Taupō retailers will be feeling the pinch after one week of an expected four-week lockdown and some may not survive.
Many of the town centre retailers have been closed since early last week after the Prime Minister announced alert level 4 restrictions would come into force on Thursday, March 26.
Enterprise Great Lake Taupō has set up a portal for local businesses with information, resources and support. Towncentre Taupō has been in regular communication with town centre businesses, offering a listening ear for anyone who needs it.
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Towncentre Taupō chairman Ben Westerman says it's early days and he expects most retailers have been too busy so far trying to work through what needs to be done to get in touch.
Mr Westerman is also a director of Westerman Property Solutions which manages commercial tenancies and says the majority of local landlords are offering a 50 per cent rent reduction in recognition of the fact that most business tenants cannot generate income during the lockdown.
Mr Westerman said if the lockdown only lasted four weeks, businesses hoped to be able to trade their way out, although some would take longer than others.
"I think that the hospitality businesses should bounce back because people are getting cabin fever and want to get out for a feed and a drink but it depends on the restrictions - for example, if they are limited to numbers [of people] they won't be able to go back to full speed again. We've got travel agencies and things on our books and they are going to take a long time, if at all, to get up to speed again."
Taupō business owner Chris Johnston says everybody in town is suffering at present and simply hoping to hang on until the lockdown is over.
Mr Johnston has owned Replete Cafe & Store for nearly 28 years and also owns half shares in Eat Catering and Plateau Bar & Eatery.
He said closing the doors on all three has been a rough time but he has been trying to keep things in perspective. Almost all of Eat Catering's business evaporated about 10 days before the lockdown when social distancing rules were introduced, and Replete and Plateau both had to close their doors on Monday, March 23.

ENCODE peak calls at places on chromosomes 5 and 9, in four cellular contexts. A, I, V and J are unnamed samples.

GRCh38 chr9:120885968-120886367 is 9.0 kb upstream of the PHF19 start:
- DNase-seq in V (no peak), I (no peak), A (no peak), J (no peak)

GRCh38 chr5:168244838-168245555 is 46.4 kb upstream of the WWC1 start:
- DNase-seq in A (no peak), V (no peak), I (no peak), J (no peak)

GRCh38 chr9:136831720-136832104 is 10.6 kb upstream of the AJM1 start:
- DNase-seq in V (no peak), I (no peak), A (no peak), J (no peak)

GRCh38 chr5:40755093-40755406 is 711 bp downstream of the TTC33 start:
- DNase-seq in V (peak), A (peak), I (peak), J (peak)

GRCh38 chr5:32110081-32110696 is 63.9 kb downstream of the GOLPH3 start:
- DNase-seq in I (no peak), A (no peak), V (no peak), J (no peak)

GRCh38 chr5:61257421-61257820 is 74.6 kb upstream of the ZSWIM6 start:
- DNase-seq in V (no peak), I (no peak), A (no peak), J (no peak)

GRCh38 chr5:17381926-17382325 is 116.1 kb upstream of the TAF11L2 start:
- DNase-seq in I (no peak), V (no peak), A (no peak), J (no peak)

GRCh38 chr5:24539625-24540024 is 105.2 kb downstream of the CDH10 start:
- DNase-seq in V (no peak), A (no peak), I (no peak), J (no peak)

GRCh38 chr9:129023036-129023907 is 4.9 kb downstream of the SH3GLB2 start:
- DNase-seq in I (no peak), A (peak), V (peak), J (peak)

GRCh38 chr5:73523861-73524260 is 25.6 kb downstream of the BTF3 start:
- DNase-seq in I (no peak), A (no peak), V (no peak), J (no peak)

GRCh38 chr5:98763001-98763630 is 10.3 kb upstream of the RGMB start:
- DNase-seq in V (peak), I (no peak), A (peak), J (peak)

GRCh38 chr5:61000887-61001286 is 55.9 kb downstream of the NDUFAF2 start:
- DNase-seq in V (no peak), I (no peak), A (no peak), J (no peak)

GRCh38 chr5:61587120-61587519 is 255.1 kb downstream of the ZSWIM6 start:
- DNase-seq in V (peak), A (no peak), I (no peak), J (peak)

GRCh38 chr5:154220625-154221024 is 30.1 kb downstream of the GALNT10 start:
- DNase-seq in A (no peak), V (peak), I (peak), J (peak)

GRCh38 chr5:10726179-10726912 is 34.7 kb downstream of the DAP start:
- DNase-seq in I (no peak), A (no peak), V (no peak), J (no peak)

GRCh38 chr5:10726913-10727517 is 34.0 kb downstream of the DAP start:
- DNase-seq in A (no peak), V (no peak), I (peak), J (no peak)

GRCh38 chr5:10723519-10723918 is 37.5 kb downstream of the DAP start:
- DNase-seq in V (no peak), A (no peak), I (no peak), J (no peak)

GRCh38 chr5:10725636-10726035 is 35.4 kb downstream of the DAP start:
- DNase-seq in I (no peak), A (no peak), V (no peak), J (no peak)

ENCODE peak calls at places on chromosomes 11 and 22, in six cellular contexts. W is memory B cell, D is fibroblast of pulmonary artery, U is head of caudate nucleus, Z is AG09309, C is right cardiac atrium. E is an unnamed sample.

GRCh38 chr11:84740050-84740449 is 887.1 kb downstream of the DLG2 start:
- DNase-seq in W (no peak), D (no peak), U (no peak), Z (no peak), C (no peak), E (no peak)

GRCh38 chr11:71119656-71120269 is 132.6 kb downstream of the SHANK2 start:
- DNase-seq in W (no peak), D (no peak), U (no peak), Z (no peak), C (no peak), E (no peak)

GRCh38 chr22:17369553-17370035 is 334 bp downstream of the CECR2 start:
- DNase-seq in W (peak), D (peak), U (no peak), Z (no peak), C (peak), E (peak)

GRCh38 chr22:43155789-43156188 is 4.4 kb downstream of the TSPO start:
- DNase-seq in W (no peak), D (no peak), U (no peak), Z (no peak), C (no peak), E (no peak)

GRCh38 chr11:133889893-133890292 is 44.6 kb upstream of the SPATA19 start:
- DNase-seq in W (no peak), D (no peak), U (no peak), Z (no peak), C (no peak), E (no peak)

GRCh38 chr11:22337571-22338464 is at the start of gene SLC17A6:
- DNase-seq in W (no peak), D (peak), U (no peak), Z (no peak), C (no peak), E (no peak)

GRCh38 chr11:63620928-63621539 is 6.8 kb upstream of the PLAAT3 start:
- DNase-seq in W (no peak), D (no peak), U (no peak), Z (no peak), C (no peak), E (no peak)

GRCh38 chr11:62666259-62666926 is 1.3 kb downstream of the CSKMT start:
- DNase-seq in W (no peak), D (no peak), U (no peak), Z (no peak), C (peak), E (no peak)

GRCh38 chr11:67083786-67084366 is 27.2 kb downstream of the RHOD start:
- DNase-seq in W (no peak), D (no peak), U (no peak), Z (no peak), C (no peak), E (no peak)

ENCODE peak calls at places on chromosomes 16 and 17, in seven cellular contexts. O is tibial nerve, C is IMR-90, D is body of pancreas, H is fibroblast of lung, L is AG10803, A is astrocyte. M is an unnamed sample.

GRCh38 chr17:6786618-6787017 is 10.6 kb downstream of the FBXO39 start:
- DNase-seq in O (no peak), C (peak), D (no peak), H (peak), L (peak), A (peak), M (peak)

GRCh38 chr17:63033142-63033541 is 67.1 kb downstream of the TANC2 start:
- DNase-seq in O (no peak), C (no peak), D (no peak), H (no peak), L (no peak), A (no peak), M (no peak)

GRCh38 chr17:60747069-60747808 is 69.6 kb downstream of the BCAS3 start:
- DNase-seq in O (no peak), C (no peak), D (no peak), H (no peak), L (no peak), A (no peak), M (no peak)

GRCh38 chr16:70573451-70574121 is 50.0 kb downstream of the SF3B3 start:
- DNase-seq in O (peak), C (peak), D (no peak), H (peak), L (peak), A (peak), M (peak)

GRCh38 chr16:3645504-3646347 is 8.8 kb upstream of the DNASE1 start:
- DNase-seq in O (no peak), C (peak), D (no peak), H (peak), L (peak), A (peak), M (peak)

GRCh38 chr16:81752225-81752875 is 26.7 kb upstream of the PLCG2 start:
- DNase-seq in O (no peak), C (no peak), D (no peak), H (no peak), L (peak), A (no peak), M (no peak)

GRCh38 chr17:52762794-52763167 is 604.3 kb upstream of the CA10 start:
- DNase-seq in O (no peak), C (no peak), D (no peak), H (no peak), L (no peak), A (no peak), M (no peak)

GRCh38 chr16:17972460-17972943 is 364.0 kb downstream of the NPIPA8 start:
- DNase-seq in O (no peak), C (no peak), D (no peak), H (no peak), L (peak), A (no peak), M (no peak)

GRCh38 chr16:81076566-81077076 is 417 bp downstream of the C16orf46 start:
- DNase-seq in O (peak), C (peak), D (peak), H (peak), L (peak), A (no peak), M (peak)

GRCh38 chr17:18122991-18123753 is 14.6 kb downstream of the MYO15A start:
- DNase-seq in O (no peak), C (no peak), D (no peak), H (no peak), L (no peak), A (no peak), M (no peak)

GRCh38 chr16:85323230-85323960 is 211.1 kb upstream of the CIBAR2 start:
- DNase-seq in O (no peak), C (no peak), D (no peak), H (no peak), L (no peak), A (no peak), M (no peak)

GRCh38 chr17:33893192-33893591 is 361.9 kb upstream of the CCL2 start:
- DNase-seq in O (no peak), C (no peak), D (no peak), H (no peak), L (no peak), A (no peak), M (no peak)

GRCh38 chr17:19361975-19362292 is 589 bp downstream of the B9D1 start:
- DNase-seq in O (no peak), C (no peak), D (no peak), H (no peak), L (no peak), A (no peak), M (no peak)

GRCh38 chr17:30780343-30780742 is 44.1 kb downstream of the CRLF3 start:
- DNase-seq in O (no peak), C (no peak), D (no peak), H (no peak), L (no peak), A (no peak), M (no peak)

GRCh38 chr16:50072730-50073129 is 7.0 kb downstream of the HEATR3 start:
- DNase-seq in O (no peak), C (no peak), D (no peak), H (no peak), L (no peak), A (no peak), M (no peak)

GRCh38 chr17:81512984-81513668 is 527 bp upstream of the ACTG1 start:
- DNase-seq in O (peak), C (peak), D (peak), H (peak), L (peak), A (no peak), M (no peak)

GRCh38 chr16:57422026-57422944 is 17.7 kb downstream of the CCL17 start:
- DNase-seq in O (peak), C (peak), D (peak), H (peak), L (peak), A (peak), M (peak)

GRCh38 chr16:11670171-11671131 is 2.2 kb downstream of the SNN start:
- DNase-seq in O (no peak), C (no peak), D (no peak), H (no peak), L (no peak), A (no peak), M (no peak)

"I wasn't good last Sunday when it first impacted but then I went for a 50km bike ride and put it into context and then I was just fine," Mr Johnston said.
He added all local people were in the same boat and while he has been in business a long time and has been able to ride out downturns such as the 2008 global financial crisis, he especially feels for new business owners who were still trying to get established when the lockdown occurred.
"There's others who are in worse positions than us."
Mr Johnston's businesses employ 35 full-time employees and several part timers. He applied for the government subsidies for staff, which came through this week.
"That enables me to keep everyone on and I'm topping them up to 80 percent [of their wages] but I don't know how long that's sustainable."
Mr Johnston and his business partners swung into action as soon as they heard the news of the impending lockdown.
"Our banks have been brilliant, they've pushed all our loans into interest only so that's reduced the cost and we have a business protection scheme that we haven't had to activate yet. And two of our landlords have given us a rent holiday in April.
Mr Johnston says while closed businesses in the town centre are the outward signs of the lockdown, it will have a flow-on effect to almost every business in town. For example, while businesses are shut, they are not paying for a rubbish collection service from another local firm.
"Everyone in town is impacted by this. It doesn't matter what industry you're in, everyone is hurting.
"If you can limp your way through to the end and you can open your doors and have your staff come back in, you can start again."
He said that on the upside, his adult children had all come home to join the family in the lockdown and the pace of life had slowed.
"It's the first time I've had this amount of time off. And I've had phone calls from people who I haven't heard from for two years or so because they know I'm in business and they want to know I'm okay."
Former mayor Rick Cooper's trust Cooper Family Investments owns a significant number of commercial properties around Taupō and Mr Cooper said he had several requests for rent holidays.
He said he was writing to all tenants to offer them a 50 per cent rent reduction for the month. He also urged all business owners to take advantage of the government support and wage subsidies available.
However, Mr Cooper said he feared some local businesses would not survive.
"I think we'll find we're going to have some empty shops in Taupō. Some people may say it's not worth carrying on."
All the board members of Towncentre Taupō are available if business owners need somebody to talk to and Enterprise Great Lake Taupō information portal for local businesses is available at taupo.biz.
How you can help
¦ Buying vouchers now online from local businesses to use once the lockdown is over
¦ Supporting businesses once they reopen, even if it is just for limited services such as takeaways
¦ Buying from local online stores.